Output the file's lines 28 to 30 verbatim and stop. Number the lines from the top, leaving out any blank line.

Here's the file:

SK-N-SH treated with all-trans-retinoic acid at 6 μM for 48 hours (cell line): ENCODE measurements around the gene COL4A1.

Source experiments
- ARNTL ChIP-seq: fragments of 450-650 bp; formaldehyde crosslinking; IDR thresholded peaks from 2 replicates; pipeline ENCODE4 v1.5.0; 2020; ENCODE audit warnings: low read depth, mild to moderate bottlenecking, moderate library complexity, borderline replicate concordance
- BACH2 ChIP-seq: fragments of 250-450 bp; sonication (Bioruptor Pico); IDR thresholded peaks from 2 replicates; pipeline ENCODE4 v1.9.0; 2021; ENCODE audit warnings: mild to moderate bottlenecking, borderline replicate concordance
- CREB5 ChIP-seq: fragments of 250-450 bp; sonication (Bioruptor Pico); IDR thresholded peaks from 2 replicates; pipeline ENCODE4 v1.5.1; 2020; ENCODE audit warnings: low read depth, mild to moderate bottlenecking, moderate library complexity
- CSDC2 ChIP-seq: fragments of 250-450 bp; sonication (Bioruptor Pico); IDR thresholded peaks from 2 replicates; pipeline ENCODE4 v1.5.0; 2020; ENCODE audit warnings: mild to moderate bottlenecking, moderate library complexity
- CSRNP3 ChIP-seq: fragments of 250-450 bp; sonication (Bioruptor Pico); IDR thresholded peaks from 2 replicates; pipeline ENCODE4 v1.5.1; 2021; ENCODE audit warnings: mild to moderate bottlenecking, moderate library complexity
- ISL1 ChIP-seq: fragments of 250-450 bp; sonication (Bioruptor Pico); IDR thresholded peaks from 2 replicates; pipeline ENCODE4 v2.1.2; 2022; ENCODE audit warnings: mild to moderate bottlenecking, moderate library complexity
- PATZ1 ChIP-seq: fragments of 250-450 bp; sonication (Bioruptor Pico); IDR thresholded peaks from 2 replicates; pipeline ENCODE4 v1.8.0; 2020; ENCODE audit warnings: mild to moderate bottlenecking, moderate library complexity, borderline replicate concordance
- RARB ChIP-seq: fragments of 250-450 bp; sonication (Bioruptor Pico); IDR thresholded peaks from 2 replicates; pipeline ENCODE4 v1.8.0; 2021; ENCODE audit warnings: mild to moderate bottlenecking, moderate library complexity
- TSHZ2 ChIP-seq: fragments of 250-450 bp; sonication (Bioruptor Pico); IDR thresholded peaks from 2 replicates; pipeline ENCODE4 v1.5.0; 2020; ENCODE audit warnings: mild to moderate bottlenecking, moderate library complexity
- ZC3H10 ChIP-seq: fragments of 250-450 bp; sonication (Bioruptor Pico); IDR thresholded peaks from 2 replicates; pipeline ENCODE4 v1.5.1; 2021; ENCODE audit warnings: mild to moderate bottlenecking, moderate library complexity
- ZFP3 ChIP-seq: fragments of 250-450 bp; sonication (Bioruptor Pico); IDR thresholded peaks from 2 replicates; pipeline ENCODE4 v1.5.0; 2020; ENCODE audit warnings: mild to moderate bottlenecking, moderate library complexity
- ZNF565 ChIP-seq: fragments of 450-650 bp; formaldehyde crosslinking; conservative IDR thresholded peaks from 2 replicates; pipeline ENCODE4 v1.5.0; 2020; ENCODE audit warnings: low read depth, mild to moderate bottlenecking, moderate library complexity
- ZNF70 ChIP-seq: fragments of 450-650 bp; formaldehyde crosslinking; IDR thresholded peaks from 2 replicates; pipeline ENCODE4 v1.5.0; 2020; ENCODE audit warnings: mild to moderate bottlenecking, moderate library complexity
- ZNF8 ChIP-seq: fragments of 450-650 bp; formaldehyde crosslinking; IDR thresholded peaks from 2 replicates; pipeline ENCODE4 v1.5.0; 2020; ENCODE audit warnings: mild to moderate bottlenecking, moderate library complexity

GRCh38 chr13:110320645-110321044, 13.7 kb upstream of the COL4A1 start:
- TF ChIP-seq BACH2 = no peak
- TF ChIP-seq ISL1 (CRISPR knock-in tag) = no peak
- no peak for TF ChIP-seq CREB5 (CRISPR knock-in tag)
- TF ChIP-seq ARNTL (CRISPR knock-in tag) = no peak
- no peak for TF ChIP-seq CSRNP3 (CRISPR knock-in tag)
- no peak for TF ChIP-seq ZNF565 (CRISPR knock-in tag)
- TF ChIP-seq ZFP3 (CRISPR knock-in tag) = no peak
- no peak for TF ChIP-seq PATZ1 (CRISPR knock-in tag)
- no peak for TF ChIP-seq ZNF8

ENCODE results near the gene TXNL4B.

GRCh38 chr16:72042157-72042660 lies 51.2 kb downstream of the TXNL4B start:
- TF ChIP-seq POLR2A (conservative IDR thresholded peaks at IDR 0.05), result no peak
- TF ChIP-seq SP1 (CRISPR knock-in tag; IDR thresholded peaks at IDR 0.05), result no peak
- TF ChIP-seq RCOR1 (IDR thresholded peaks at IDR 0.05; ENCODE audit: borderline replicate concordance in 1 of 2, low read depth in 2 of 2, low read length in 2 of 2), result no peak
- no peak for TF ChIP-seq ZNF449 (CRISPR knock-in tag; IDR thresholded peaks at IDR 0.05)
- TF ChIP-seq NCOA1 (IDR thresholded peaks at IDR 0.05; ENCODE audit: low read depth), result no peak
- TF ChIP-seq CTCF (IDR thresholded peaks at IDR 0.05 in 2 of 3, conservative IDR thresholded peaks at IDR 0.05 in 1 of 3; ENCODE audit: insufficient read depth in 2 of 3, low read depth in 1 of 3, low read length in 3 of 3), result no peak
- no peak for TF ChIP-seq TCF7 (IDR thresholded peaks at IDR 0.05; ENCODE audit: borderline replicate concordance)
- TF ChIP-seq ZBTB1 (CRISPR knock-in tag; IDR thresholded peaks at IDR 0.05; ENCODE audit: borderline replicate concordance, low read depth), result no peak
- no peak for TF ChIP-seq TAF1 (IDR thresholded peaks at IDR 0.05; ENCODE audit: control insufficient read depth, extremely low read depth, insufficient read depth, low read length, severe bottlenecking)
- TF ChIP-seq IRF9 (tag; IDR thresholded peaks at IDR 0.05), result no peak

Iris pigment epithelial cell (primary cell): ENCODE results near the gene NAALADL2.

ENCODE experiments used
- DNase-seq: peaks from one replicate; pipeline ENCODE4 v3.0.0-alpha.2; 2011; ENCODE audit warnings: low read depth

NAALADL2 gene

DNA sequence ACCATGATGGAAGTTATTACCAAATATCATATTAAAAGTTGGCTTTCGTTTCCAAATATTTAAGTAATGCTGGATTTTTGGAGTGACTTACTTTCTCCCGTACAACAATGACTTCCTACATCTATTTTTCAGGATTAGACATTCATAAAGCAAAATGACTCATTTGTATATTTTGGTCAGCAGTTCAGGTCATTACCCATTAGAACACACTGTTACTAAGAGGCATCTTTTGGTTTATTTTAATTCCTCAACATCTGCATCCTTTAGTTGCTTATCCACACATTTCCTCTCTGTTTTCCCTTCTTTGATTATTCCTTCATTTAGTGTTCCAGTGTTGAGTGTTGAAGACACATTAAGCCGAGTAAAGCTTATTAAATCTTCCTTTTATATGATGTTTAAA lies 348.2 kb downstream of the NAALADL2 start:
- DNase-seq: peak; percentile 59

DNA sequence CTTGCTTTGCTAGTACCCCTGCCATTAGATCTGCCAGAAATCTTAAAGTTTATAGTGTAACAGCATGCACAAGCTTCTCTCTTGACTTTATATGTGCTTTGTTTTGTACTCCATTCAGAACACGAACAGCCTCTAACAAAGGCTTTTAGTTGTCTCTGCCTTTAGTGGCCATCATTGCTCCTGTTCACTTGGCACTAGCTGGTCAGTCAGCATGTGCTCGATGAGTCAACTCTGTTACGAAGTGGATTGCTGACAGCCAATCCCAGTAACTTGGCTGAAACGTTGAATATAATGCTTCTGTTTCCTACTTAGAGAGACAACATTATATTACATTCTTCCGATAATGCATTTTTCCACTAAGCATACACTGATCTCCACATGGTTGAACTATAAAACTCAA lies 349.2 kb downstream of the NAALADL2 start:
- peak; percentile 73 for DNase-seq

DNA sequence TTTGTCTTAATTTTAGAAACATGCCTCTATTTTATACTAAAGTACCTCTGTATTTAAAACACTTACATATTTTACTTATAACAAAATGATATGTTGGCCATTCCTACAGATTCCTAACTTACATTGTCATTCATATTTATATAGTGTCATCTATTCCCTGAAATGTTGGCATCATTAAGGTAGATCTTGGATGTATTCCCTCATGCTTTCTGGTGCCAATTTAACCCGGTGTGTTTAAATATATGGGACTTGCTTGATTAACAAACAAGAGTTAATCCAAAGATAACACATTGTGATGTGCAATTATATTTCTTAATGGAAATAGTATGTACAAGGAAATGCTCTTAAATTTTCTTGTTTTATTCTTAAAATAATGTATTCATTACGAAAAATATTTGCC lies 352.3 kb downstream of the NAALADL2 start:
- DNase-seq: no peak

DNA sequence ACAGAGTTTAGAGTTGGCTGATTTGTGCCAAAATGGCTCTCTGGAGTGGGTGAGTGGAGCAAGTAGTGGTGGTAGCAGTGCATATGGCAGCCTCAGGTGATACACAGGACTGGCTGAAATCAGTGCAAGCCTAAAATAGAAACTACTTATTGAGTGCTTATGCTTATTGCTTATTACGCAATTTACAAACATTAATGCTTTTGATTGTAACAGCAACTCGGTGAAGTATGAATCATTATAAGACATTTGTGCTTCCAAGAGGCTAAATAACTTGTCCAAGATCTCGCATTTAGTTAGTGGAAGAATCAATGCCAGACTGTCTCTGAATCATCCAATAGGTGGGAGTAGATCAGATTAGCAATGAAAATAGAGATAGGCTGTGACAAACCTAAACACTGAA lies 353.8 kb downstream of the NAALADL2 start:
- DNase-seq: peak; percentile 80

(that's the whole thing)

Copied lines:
GRCh38 chr16:72042157-72042660 lies 51.2 kb downstream of the TXNL4B start:
- TF ChIP-seq POLR2A (conservative IDR thresholded peaks at IDR 0.05), result no peak
- TF ChIP-seq SP1 (CRISPR knock-in tag; IDR thresholded peaks at IDR 0.05), result no peak